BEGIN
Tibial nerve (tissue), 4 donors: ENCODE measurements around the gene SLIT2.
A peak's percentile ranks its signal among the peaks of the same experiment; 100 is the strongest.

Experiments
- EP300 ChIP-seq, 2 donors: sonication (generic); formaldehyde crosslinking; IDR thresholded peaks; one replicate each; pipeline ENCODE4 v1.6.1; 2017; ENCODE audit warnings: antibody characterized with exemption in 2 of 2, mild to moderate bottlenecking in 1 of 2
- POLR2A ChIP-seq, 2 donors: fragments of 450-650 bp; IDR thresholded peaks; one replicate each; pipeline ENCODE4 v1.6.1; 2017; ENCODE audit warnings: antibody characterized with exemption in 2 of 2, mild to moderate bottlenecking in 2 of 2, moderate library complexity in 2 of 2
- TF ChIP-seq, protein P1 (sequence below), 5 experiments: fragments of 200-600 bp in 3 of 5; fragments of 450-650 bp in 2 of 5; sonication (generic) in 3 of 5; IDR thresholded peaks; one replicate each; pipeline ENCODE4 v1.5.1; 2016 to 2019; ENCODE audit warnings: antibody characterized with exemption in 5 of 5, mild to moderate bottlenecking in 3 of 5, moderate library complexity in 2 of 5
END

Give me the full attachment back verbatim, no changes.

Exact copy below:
Tibial nerve (tissue), 4 donors: ENCODE measurements around the gene SLIT2.
A peak's percentile ranks its signal among the peaks of the same experiment; 100 is the strongest.

Experiments
- EP300 ChIP-seq, 2 donors: sonication (generic); formaldehyde crosslinking; IDR thresholded peaks; one replicate each; pipeline ENCODE4 v1.6.1; 2017; ENCODE audit warnings: antibody characterized with exemption in 2 of 2, mild to moderate bottlenecking in 1 of 2
- POLR2A ChIP-seq, 2 donors: fragments of 450-650 bp; IDR thresholded peaks; one replicate each; pipeline ENCODE4 v1.6.1; 2017; ENCODE audit warnings: antibody characterized with exemption in 2 of 2, mild to moderate bottlenecking in 2 of 2, moderate library complexity in 2 of 2
- TF ChIP-seq, protein P1 (sequence below), 5 experiments: fragments of 200-600 bp in 3 of 5; fragments of 450-650 bp in 2 of 5; sonication (generic) in 3 of 5; IDR thresholded peaks; one replicate each; pipeline ENCODE4 v1.5.1; 2016 to 2019; ENCODE audit warnings: antibody characterized with exemption in 5 of 5, mild to moderate bottlenecking in 3 of 5, moderate library complexity in 2 of 5